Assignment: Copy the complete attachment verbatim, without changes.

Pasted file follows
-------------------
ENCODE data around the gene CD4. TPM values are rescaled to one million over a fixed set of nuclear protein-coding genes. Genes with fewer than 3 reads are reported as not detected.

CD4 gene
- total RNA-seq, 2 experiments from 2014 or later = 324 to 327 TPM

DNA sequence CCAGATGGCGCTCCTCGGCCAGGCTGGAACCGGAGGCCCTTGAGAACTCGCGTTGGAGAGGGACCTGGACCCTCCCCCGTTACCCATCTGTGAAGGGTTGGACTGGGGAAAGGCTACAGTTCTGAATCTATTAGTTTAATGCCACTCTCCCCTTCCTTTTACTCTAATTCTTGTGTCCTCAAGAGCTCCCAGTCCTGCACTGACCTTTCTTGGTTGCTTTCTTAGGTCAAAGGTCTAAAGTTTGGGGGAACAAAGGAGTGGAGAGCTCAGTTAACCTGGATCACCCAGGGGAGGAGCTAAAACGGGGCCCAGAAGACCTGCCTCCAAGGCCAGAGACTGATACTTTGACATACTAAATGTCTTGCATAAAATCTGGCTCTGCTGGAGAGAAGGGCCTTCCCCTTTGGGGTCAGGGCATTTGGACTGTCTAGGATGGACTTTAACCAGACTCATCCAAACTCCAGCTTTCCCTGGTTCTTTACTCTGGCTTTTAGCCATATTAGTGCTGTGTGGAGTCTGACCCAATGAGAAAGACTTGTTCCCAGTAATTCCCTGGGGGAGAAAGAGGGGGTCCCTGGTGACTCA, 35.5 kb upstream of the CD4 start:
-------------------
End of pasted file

ENCODE data around the gene CD4. TPM values are rescaled to one million over a fixed set of nuclear protein-coding genes. Genes with fewer than 3 reads are reported as not detected.

CD4 gene
- total RNA-seq, 2 experiments from 2014 or later = 324 to 327 TPM

DNA sequence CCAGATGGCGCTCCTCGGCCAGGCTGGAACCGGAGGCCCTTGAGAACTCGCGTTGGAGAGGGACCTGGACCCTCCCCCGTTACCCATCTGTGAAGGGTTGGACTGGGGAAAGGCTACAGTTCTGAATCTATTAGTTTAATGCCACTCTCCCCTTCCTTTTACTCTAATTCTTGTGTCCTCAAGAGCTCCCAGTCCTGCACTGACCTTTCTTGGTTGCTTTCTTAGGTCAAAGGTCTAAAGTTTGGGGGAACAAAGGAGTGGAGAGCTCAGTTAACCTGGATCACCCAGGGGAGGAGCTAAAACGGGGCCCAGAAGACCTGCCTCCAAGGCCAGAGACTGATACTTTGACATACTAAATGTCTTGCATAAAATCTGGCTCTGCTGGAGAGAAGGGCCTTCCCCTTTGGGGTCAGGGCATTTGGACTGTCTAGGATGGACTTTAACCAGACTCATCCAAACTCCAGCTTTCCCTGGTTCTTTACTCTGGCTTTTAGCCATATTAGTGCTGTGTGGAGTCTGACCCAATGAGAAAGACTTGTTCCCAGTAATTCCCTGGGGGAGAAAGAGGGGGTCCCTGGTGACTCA, 35.5 kb upstream of the CD4 start: